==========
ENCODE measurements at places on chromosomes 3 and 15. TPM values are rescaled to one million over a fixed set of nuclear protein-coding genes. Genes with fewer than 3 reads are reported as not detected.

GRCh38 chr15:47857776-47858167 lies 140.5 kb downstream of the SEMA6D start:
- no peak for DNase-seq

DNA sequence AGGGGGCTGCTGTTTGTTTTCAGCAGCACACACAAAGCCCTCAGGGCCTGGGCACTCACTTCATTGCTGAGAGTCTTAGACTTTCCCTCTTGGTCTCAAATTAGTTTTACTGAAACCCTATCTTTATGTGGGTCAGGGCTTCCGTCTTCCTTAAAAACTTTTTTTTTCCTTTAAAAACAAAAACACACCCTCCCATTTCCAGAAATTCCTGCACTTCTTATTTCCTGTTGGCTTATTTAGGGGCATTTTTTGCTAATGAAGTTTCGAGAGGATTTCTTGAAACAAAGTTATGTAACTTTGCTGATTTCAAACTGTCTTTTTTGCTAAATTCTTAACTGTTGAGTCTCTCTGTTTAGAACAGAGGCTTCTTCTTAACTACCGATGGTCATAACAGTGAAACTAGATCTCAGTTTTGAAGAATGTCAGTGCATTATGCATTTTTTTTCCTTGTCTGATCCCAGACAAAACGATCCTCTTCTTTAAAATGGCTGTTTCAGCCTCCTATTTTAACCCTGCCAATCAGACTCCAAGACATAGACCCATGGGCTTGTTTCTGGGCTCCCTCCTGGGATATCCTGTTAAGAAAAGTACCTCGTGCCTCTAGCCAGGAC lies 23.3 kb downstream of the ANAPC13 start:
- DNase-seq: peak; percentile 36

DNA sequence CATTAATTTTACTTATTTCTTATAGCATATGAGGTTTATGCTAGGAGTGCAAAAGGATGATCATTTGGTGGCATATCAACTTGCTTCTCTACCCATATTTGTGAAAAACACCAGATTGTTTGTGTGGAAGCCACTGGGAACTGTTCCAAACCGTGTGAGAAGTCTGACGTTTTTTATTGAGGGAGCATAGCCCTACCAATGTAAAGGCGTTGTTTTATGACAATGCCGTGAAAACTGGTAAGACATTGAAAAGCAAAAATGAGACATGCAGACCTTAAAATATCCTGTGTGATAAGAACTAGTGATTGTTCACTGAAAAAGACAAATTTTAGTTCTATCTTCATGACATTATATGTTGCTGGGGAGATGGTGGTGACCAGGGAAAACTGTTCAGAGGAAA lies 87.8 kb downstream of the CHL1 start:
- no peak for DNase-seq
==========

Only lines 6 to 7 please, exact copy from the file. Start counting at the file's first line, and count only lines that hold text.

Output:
DNA sequence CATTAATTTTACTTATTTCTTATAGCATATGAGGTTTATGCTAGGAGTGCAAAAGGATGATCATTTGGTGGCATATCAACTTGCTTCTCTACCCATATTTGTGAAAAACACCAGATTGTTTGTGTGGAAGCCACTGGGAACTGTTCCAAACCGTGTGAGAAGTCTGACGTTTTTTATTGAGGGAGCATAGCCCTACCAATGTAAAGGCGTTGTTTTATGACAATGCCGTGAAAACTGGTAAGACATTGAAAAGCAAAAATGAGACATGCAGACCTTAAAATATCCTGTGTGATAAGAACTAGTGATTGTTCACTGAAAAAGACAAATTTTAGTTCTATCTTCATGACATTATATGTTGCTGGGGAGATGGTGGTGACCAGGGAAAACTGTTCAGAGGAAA lies 87.8 kb downstream of the CHL1 start:
- no peak for DNase-seq